This little gazette had everything right down to a sports section on the last page. The only problem is that I didn’t follow sports that well. I believe I had the New Jersey Devils defeating the New Jersey Nets 105-13. Not bad considering the Devils play hockey and the Nets are a basketball franchise. Weather? I drew a picture of the sun and slapped a number under it with the word “Fair”. Seemed like the thing to do even if that number was 25. I think my favorite part was the obituaries. Dad was a fan of the “Irish sporting pages” as he called them. I may have literally copied an actual obit or two from the Star Ledger into my paper since I didn’t know anyone who had recently died. Imagine the contrast between the “Kids Alright, Pizza for Everyone” coverage on page 1 and page 2 where we read about Diane Distefano of Nutley who died peacefully surrounded by her husband and stepchildren. She was to be laid out at Biondi’s Funeral Home in Bloomfield with a visitation from 2-4 and 7-9 and a mass of Christian Burial at Holy Family the following morning. Donations could be sent to “Reading is Fundamental” because, you know, she was a 1st grade teacher or something.
I was quite proud of my paper. I got great satisfaction writing it all down, formatting it, and illustrating the stories. The one copy I printed was a big hit; but not for the reason I had hoped. It seemed everyone got a big chuckle out of the absurdity of the thing.
And that’s when I realized I could make people laugh if I just placed the right words in the right order and sometimes played dumb a little. I think I got that from my mom. She’s much smarter than she ever lets on.
In high school I began writing more. I had to. I was homeschooled and as if to prove our academic worth to the outside world our assignments were heavy on writing. I guess just like the guy who hangs around the gym with his buddies will eventually start lifting weights and then probably get good at it (terrible analogy, I know); the guy who writes volumes by necessity will eventually take a liking to it and probably get really good at it too. In college, the fun continued as I would write humorous study guides for my friends where I’d drop inane commentary and references. “Greek philo’s… 1) Socrates who’s pupil was 2) Plato (wrote Trial and Death of Socrates) who’s pupil was 3) Ari. who’s pupil was Alexander the Gr. Many theorize th/Ari killed Alex because he had become too good lkng. Ari was insanely jealous.”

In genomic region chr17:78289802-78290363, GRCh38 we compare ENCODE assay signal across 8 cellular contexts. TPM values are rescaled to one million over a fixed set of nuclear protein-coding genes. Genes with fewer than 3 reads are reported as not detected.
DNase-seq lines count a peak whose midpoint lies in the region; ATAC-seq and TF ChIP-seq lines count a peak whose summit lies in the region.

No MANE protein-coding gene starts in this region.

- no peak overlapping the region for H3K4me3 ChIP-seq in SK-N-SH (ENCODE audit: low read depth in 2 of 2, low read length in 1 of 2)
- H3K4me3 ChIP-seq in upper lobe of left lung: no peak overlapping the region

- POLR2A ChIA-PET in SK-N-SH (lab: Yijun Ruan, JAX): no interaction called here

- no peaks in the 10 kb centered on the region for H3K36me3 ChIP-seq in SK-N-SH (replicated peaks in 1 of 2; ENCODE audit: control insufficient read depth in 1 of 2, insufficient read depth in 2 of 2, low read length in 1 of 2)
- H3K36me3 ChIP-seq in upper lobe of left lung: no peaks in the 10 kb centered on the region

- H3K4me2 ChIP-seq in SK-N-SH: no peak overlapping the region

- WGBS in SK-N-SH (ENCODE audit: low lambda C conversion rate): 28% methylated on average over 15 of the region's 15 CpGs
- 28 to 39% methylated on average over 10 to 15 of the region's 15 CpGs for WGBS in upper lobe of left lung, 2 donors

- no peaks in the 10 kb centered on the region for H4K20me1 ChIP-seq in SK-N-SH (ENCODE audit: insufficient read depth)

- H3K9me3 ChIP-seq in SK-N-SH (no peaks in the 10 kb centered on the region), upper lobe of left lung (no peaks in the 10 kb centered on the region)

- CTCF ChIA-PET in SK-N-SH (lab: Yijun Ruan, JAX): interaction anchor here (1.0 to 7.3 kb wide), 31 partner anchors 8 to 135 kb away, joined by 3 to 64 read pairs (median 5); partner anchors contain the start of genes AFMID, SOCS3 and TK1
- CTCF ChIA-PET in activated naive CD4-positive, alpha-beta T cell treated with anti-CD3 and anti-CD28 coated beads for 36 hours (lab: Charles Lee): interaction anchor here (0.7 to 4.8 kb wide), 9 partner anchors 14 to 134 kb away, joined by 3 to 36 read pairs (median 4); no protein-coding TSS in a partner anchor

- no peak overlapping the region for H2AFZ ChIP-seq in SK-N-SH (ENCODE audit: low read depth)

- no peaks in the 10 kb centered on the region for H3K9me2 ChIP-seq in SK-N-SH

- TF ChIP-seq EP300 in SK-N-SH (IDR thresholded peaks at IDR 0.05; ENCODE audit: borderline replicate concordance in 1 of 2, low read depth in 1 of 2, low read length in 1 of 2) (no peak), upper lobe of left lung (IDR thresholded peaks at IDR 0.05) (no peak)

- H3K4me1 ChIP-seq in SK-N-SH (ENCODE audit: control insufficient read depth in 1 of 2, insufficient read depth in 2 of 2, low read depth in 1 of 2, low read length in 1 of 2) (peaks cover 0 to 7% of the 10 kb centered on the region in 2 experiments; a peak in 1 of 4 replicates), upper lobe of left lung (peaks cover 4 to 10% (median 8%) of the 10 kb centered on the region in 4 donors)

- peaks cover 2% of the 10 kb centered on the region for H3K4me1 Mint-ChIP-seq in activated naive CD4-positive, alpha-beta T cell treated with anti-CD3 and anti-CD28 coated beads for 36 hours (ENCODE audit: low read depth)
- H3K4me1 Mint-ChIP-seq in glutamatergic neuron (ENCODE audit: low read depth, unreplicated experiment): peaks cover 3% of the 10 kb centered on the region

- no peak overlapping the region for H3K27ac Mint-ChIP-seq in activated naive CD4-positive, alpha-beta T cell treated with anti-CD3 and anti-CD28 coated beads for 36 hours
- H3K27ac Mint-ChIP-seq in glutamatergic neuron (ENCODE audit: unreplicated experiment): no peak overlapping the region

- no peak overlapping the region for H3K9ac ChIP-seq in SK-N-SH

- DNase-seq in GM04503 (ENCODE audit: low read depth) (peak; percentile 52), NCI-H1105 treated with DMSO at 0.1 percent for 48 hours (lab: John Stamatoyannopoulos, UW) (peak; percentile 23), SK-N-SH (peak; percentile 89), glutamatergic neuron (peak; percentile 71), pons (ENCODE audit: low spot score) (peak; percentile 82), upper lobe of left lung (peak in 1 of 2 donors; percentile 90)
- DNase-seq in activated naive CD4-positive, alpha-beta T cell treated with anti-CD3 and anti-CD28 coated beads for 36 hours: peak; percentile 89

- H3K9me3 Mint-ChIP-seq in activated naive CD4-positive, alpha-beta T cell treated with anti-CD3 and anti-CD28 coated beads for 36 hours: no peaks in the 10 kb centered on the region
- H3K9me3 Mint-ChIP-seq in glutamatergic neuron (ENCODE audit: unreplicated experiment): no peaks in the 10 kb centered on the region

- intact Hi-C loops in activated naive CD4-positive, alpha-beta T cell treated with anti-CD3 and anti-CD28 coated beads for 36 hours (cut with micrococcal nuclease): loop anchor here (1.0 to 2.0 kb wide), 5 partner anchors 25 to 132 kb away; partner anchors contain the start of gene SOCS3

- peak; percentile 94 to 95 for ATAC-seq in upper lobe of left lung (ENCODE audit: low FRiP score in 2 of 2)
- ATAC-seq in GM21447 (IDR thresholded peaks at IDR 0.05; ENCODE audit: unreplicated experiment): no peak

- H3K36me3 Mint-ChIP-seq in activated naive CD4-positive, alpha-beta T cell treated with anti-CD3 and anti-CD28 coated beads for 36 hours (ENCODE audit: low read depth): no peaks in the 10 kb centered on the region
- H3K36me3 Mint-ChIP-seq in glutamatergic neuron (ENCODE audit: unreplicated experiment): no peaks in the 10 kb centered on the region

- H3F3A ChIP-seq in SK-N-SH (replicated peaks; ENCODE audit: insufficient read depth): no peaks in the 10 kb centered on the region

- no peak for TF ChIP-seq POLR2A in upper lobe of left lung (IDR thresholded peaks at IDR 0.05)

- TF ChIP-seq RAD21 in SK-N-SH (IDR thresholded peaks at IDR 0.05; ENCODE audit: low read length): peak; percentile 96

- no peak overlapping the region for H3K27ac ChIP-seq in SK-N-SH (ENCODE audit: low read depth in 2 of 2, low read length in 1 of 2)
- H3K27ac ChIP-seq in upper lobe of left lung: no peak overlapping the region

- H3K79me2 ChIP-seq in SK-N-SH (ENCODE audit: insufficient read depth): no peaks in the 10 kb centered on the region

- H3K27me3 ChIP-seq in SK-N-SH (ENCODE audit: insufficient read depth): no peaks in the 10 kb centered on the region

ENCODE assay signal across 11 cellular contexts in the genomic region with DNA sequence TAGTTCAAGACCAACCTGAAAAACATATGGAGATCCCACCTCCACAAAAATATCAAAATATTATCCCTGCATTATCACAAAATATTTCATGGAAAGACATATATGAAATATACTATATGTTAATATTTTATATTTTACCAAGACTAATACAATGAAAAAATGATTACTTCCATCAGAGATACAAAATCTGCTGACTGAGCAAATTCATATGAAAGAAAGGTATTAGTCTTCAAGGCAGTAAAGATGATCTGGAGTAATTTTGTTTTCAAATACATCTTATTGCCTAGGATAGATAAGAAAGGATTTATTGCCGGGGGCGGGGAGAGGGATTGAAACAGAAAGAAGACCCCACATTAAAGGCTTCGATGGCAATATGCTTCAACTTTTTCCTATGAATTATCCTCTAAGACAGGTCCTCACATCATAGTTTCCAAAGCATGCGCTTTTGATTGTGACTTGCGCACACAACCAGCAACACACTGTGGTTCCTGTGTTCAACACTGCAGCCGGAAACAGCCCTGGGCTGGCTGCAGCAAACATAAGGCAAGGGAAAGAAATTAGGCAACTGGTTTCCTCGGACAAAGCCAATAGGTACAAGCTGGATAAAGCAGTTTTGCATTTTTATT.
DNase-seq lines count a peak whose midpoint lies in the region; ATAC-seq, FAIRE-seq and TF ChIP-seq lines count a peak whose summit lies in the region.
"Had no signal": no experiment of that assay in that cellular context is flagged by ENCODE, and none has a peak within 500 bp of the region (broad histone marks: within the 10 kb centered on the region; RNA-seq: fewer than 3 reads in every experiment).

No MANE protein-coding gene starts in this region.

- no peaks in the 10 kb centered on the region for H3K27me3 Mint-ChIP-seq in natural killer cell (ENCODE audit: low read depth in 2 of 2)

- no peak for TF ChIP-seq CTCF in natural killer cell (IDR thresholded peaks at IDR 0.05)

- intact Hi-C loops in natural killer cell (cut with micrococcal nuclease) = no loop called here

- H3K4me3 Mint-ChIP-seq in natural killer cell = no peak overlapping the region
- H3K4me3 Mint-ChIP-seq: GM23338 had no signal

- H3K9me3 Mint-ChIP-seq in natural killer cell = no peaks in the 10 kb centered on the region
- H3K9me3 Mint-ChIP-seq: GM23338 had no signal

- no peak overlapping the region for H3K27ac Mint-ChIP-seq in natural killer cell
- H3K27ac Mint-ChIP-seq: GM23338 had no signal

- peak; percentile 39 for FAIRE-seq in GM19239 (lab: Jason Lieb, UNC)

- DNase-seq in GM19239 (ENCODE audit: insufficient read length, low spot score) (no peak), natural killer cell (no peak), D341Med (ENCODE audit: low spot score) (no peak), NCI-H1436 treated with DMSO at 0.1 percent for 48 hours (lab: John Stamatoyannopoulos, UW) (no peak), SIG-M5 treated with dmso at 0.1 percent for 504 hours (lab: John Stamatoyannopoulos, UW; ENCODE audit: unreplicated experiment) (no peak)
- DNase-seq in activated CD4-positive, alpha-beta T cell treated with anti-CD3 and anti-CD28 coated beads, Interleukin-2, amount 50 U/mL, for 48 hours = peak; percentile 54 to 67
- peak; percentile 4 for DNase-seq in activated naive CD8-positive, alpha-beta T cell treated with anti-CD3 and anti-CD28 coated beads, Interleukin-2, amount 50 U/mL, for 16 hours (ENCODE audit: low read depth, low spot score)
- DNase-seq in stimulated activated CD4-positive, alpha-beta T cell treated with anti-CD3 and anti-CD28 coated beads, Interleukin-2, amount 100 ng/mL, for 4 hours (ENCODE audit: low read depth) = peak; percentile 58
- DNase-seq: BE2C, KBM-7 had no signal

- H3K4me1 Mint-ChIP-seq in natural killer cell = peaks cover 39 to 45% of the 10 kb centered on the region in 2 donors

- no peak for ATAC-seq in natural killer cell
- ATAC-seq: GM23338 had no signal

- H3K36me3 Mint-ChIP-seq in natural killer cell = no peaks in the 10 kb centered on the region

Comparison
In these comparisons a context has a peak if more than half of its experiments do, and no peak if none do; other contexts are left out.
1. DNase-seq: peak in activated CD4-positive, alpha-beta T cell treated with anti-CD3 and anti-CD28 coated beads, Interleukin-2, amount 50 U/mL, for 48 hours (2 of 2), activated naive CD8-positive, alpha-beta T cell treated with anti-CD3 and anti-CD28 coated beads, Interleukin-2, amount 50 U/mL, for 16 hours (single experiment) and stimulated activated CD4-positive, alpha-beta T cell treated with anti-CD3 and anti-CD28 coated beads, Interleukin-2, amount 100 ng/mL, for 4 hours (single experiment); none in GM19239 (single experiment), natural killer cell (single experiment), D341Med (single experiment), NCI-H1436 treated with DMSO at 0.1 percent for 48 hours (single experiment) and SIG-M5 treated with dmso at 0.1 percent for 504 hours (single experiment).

Sometimes. I know, my writing has caused people to cry and not always in a good way. Fortunately those times have been few and far between. But for those instances where I went too far and used the gift He gave me as a weapon I am sorry. As I said a month ago: it’s a new year and this is a new blog.
I do take satisfaction in it. It’s like the pride a man gets when he’s mowed his lawn. I go back and read and re-read my posts. I’m half expecting them to have grown and matured.
Speaking of maturing, tonight I got the shock of my life. I started writing this blog when he was an infant. My hope was to chronicle his life (and later my daughter’s) for them. I wanted to give them stories to read as they got older so they would know how loved they are and all the fun we had. He’s ten now and already a young man in every sense. I suspect his voice will drop and he’ll be shaving before I blink. I’m not ready for that (or the accompanying “talk” we’ll have to have). This world is a lot more dangerous than when I was his age. But he knows I write this blog and he’s caught on that I do it for him. He caught me going through the archives the other day and asked me to read him a post or two. Tonight as he was getting ready for bed he said “Daddy, will you read me some of your stories?” I replied “Why, son? You know the plot.” Then he said “I don’t know, Dad, I just love the way you tell a story. They’re funny and you write so well.”
There you have it. Mission accomplished, I’d say. Tonight I read to him a tale of the time his goldfish died and I had to replace it before he caught on. He was five and, oh, the TWO replacement fish were accidentally killed by my wife. He howled with laughter and then he said to me “Your a good dad.” Well son, it’s easy for me. You’re a very good young man.”
Now keep livin’ that crazy life so I can keep documenting it. He wants me to put the archive in a book. Smart boy.
Gifts from God – be they talents or sons… for these blessings I am most grateful and I pray you discover your gifts as well.
*I started writing this post on the feast of St. Francis de Sales, patron saint of writers. If you ever run into a block, ask for his help.